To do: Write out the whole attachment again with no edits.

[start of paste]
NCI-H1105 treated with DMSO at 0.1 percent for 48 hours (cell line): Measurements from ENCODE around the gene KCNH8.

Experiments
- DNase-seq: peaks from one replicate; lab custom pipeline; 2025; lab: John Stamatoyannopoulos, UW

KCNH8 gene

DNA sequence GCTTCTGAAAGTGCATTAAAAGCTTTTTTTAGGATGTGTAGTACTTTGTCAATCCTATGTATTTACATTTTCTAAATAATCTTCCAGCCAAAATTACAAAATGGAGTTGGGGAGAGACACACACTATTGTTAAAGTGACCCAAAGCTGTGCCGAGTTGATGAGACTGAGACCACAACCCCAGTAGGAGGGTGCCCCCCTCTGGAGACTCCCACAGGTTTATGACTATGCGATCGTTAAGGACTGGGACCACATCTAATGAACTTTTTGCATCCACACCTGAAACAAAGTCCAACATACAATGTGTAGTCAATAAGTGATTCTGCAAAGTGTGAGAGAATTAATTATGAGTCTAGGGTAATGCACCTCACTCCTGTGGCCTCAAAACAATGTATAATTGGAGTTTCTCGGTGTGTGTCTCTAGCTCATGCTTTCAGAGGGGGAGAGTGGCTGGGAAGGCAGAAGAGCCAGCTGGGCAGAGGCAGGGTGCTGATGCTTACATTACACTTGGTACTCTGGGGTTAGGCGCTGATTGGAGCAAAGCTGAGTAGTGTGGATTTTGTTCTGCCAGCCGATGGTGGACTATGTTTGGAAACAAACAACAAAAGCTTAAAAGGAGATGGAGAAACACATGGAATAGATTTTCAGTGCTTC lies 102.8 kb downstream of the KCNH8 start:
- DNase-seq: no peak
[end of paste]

NCI-H1105 treated with DMSO at 0.1 percent for 48 hours (cell line): Measurements from ENCODE around the gene KCNH8.

Experiments
- DNase-seq: peaks from one replicate; lab custom pipeline; 2025; lab: John Stamatoyannopoulos, UW

KCNH8 gene

DNA sequence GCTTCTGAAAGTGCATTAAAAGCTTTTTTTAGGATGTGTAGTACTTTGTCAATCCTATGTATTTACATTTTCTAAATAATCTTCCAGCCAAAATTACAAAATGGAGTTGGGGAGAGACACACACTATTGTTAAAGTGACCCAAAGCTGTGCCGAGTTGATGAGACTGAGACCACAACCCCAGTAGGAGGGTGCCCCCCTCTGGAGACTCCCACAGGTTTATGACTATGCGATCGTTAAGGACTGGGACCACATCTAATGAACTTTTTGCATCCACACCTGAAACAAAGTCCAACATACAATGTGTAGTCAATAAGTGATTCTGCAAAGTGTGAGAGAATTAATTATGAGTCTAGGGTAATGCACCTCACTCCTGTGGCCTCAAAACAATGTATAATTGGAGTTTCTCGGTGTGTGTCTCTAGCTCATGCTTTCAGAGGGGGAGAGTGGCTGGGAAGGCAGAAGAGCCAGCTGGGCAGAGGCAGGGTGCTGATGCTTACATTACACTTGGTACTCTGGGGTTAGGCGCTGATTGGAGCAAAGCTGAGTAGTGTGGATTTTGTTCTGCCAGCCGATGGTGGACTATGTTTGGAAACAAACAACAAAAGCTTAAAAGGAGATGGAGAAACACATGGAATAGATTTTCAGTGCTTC lies 102.8 kb downstream of the KCNH8 start:
- DNase-seq: no peak